The lawyer from insurance reaches out and says (basically):

Insurance Attorney: “Look, my client says they were driving safely, and the police report says shared fault.”

The initial offer is like ten grand.

Me: “Yeah, but my client had a dashcam and it recorded your client admitting fault.”

It’s important to understand that this is before dashcams are common. It isn’t my first case with a dashcam, but it might be my third or fourth. No mention of the dashcam was made on the police report.

The insurance attorney says (I imagine while twirling a dumb mustache):

Insurance Attorney: “Interesting, can you send me a copy of the video?”

I say sure and send it over.

Insurance Attorney: “I can’t open this!”

I send him a link to VLC Media Player.

Me: “It’s a weird extension, and Windows Media Player won’t play it. But VLC will. Just follow the installer instructions and it should play with no problem.”

Insurance Attorney: “I’m not installing something to watch your alleged dash cam video. Send me a file I can play if you want me to consider it.”

This makes me unhappy, but I try again.

Me: “It will take less than a few minutes to install, and then you can watch the video and listen to your client admit fault.”

Insurance Attorney: “We are done here until you send something I can play.”

Cue malicious compliance music: “Country Grammar”. Start a super cool montage of me going through other client files. Stop the montage as I open a file and my face is bathed in a golden light radiating from an old Memorex CD.

I’ve found a DIFFERENT dashcam video that does not contain any sound but can be played with Windows Media Player, AND it is close enough to my current client’s facts that if you weren’t paying attention, it could pass. [Insurance Attorney] just asked for “a file” he could play, right?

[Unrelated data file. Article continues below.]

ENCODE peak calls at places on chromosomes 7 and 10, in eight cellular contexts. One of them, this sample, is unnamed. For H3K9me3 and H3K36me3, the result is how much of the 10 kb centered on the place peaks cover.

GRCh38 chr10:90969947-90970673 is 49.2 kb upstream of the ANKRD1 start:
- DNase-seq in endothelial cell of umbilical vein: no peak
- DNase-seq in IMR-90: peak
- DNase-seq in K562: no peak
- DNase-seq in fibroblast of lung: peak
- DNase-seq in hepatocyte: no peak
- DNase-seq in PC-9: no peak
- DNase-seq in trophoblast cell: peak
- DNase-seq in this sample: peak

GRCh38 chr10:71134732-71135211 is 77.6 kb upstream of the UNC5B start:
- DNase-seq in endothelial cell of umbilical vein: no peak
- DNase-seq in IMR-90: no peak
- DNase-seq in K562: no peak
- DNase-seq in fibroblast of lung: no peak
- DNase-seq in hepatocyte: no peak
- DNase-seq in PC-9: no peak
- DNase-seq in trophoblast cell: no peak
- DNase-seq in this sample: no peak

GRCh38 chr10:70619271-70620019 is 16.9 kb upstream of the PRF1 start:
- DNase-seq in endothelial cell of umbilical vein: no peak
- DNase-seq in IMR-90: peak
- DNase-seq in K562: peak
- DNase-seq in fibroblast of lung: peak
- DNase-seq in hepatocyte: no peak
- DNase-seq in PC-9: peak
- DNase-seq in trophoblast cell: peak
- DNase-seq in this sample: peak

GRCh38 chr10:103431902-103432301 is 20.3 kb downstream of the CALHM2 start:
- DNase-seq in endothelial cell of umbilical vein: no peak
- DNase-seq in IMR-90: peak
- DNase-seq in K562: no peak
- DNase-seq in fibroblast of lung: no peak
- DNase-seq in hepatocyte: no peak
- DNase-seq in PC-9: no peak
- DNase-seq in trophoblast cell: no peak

I send it over.

Insurance Attorney: “Wow, no sound. Guess you’re done, buddy.”

So, I sue. During discovery, I send a CD over which included the ORIGINAL video AND a copy of VLC. He must ignore it because he doesn’t say anything about it.

During a pretrial motion hearing, I play the video for the judge. The judge might have heard the other lawyer’s jaw hit his desk.

Insurance Attorney: “Your honor, this is not the video he sent to me!”

In my mind’s eye, I see the malicious compliance death star preparing to fire.

Me: “Judge, I thought he might say that. Here is a copy of our emails where I described the video, provided the video, and sent instructions on how to play it. Here is a copy of the CD I sent with discovery, which also has the video and a copy of VLC. Finally, here is a copy of the unrelated video which I sent to fulfill his request for ‘something he could play’.”

[Insurance Attorney] asked for a recess. Because he refused the initial demand of policy limits, I told him I would argue that he did not negotiate in good faith. We settled for well above policy limits. The client was very happy.